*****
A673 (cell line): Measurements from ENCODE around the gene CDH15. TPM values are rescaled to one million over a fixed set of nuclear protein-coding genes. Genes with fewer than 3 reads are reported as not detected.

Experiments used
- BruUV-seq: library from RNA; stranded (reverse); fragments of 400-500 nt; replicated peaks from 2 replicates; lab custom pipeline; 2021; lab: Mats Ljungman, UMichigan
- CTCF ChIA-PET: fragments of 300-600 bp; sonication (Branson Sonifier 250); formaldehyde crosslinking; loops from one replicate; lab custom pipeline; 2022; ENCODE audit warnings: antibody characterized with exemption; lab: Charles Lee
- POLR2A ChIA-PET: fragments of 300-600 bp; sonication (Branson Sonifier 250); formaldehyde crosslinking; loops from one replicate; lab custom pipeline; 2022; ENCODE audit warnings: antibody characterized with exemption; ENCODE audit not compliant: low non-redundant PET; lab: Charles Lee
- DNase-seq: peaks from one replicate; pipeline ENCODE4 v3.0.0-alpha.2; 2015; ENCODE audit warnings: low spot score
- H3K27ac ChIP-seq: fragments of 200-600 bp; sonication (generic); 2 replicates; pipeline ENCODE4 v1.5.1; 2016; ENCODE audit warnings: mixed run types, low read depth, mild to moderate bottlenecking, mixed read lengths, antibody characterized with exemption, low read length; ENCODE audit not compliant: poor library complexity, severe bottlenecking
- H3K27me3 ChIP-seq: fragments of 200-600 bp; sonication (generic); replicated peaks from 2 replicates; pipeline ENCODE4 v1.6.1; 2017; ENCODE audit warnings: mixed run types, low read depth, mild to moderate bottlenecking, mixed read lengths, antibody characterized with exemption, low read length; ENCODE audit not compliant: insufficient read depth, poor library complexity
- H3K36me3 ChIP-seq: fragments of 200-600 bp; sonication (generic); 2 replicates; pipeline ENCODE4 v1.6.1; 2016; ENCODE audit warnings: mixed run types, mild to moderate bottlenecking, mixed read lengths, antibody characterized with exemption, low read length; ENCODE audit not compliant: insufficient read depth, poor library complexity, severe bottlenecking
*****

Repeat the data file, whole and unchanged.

A673 (cell line): Measurements from ENCODE around the gene CDH15. TPM values are rescaled to one million over a fixed set of nuclear protein-coding genes. Genes with fewer than 3 reads are reported as not detected.

Experiments used
- BruUV-seq: library from RNA; stranded (reverse); fragments of 400-500 nt; replicated peaks from 2 replicates; lab custom pipeline; 2021; lab: Mats Ljungman, UMichigan
- CTCF ChIA-PET: fragments of 300-600 bp; sonication (Branson Sonifier 250); formaldehyde crosslinking; loops from one replicate; lab custom pipeline; 2022; ENCODE audit warnings: antibody characterized with exemption; lab: Charles Lee
- POLR2A ChIA-PET: fragments of 300-600 bp; sonication (Branson Sonifier 250); formaldehyde crosslinking; loops from one replicate; lab custom pipeline; 2022; ENCODE audit warnings: antibody characterized with exemption; ENCODE audit not compliant: low non-redundant PET; lab: Charles Lee
- DNase-seq: peaks from one replicate; pipeline ENCODE4 v3.0.0-alpha.2; 2015; ENCODE audit warnings: low spot score
- H3K27ac ChIP-seq: fragments of 200-600 bp; sonication (generic); 2 replicates; pipeline ENCODE4 v1.5.1; 2016; ENCODE audit warnings: mixed run types, low read depth, mild to moderate bottlenecking, mixed read lengths, antibody characterized with exemption, low read length; ENCODE audit not compliant: poor library complexity, severe bottlenecking
- H3K27me3 ChIP-seq: fragments of 200-600 bp; sonication (generic); replicated peaks from 2 replicates; pipeline ENCODE4 v1.6.1; 2017; ENCODE audit warnings: mixed run types, low read depth, mild to moderate bottlenecking, mixed read lengths, antibody characterized with exemption, low read length; ENCODE audit not compliant: insufficient read depth, poor library complexity
- H3K36me3 ChIP-seq: fragments of 200-600 bp; sonication (generic); 2 replicates; pipeline ENCODE4 v1.6.1; 2016; ENCODE audit warnings: mixed run types, mild to moderate bottlenecking, mixed read lengths, antibody characterized with exemption, low read length; ENCODE audit not compliant: insufficient read depth, poor library complexity, severe bottlenecking